Canada’s universities are committed to doing their part to close the education attainment gap, and are ramping up their efforts to build welcoming and respectful learning environments for Indigenous students. I have enclosed our new publication which highlights the substantial progress over the last three years.

Greater federal financial aid to improve access to higher education and new support for university programs and services that boost retention and graduation rates are fundamental to unlocking the untapped potential of Indigenous youth.

Research and innovation

As noted in the September 2015 report by Don Drummond for the Canadian Centre for Living Standards, talent mobilization, discovery and applied research, innovation and economic growth are intimately connected.

In this country, universities are engines of discovery and innovation. Starting in 1997, Canada has made remarkable strides in expanding access to postsecondary education, creating a new generation of world-class researchers and providing state-of-the-art research facilities. In many areas Canada is globally competitive and those early investments are now bearing fruit. University scientists performed over $13 billion of research and development in 2014 – 40 percent of the national total and much higher than the OECD average. And every year, university researchers conduct nearly $1 billion in research for businesses, helping build their competitive advantage.

But sadly, that pace slowed considerably over the past decade and we are falling behind other nations’ investments in research and development. Between 2006 and 2014, higher education expenditures on R&D in Canada fell from third to seventh among OECD nations. There is a great risk of complacency as others drive forward further and faster.  Canadian business investment in R&D fell even more precipitously.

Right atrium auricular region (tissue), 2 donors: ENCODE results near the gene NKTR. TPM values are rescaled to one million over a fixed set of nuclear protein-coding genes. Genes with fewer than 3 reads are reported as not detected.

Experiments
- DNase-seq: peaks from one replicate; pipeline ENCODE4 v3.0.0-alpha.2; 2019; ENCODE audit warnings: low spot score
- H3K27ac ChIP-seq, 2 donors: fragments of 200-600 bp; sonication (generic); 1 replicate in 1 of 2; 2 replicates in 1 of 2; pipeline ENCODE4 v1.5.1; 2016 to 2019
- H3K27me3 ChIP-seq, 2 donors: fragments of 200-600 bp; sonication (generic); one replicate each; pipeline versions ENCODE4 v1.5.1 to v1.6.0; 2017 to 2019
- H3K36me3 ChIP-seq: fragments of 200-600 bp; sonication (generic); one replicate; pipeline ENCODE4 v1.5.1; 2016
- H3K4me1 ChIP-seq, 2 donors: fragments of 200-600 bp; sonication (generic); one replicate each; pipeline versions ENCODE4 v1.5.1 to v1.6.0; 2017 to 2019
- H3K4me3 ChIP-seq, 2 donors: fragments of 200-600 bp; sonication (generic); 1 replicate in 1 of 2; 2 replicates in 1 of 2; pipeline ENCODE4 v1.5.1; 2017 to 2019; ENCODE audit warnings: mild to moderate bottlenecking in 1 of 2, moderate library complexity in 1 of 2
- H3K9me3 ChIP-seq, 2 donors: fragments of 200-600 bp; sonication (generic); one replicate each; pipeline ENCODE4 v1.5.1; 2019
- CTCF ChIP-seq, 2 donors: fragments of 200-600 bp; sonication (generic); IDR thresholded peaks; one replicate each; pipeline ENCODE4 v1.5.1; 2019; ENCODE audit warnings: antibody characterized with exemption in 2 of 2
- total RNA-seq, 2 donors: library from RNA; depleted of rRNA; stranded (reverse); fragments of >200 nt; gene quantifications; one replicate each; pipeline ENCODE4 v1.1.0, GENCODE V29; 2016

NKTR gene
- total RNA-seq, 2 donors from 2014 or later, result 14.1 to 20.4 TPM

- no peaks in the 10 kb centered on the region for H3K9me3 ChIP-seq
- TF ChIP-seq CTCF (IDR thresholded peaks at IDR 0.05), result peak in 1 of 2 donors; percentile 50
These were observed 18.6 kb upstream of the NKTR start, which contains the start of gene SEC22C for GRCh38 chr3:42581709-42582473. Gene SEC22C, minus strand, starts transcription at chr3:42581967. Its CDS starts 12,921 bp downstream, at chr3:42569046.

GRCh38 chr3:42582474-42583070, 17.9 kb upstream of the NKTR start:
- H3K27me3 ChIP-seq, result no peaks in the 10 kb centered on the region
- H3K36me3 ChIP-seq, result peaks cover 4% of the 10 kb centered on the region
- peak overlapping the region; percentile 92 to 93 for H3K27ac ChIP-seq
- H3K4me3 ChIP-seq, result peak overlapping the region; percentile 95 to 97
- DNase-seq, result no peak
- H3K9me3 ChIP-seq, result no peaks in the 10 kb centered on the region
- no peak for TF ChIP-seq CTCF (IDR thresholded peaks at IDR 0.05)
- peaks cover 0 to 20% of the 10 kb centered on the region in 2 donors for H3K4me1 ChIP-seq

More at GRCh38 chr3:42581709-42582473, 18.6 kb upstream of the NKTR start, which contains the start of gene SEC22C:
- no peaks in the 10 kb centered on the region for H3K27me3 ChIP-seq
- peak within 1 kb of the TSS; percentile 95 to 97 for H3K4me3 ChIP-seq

Raising our game means re-investing in higher education research – and research infrastructure – to bring us back to globally competitive levels. This would enable the Canada Foundation for Innovation to provide facilities and equipment to support advanced research across disciplinary and industrial sectors. It would invest in talent and discovery through expanded support for NSERC, SSHRC and CIHR.

It also means scaling up mechanisms that connect people and ideas and drive innovation: university incubators, accelerators, venture labs and zones. Universities across the country are developing initiatives that create “collisions” between industry partners (including SMEs) and talented researchers and students to find solutions for business problems. To further drive innovation and local and regional economic development, Canada should invest in scaling up and networking successful models as well as provide incentives to SMEs to encourage them to work with universities and pull research expertise and the generation of new ideas into the marketplace. At the same time, Canada must advance an industrial “clusters strategy” that positions universities as anchor institutions and that is open and inclusive in terms of criteria for decision-making.

Labour Market Information

Access to timely, reliable and comprehensive labour market information is critical for students, parents and educators to make informed decisions about study and career outcomes and options. There is an opportunity for strategic investment in sustained data collection and analysis and support for enhanced coordination through the new Labour Market Information Council established by the Forum of Labour Market Ministers.

We also recommend support for a national approach to the new research being conducted by the Economic Policy Research Institute at the University of Ottawa that links tax data to graduates’ earning and employment outcomes.  Findings from the 14 participating postsecondary institutions will be launched next week, promising a new source of valuable data to inform skills and labour market policy-making.

In closing, Universities Canada looks forward to working with you and Council members to advance Canada’s long-term and inclusive economic growth through a bold agenda for higher education, research and innovation.

We would welcome an opportunity to engage in policy dialogue with the Council, through a meeting and/or teleconferences with the chairs of the working groups on innovation and talent/labour market and our Board advisory committees on Research and Education.

We would also be happy to help arrange roundtables for the Council held on university campuses. My staff will follow up with the secretariat at the Department of Finance to discuss possible arrangements.


Paul Davidson

President, Universities Canada

Universities Canada